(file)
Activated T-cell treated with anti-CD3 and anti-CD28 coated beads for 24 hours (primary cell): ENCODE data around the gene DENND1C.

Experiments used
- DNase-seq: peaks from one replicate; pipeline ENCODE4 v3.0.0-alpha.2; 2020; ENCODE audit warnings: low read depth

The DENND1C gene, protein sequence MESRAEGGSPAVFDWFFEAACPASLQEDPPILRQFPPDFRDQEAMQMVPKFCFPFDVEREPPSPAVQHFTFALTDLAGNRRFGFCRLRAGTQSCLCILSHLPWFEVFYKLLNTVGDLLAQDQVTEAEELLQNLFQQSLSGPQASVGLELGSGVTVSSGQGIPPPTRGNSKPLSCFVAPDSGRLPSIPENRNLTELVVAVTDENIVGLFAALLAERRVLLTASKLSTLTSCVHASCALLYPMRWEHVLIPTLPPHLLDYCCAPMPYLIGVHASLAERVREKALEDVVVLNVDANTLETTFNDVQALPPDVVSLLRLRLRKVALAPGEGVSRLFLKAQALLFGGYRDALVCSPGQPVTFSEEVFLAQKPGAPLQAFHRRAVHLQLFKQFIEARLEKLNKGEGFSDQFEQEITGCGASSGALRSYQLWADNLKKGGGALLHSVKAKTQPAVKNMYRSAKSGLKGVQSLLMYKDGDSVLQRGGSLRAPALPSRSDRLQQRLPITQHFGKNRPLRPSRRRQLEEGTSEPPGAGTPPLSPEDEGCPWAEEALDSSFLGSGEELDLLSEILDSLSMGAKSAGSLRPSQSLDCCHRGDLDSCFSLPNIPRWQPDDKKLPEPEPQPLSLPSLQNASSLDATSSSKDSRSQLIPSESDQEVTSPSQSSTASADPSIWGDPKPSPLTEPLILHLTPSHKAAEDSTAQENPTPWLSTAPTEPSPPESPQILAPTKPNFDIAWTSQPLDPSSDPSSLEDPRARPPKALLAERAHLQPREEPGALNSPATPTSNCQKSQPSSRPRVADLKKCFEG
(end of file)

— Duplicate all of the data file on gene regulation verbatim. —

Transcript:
Activated T-cell treated with anti-CD3 and anti-CD28 coated beads for 24 hours (primary cell): ENCODE data around the gene DENND1C.

Experiments used
- DNase-seq: peaks from one replicate; pipeline ENCODE4 v3.0.0-alpha.2; 2020; ENCODE audit warnings: low read depth

The DENND1C gene, protein sequence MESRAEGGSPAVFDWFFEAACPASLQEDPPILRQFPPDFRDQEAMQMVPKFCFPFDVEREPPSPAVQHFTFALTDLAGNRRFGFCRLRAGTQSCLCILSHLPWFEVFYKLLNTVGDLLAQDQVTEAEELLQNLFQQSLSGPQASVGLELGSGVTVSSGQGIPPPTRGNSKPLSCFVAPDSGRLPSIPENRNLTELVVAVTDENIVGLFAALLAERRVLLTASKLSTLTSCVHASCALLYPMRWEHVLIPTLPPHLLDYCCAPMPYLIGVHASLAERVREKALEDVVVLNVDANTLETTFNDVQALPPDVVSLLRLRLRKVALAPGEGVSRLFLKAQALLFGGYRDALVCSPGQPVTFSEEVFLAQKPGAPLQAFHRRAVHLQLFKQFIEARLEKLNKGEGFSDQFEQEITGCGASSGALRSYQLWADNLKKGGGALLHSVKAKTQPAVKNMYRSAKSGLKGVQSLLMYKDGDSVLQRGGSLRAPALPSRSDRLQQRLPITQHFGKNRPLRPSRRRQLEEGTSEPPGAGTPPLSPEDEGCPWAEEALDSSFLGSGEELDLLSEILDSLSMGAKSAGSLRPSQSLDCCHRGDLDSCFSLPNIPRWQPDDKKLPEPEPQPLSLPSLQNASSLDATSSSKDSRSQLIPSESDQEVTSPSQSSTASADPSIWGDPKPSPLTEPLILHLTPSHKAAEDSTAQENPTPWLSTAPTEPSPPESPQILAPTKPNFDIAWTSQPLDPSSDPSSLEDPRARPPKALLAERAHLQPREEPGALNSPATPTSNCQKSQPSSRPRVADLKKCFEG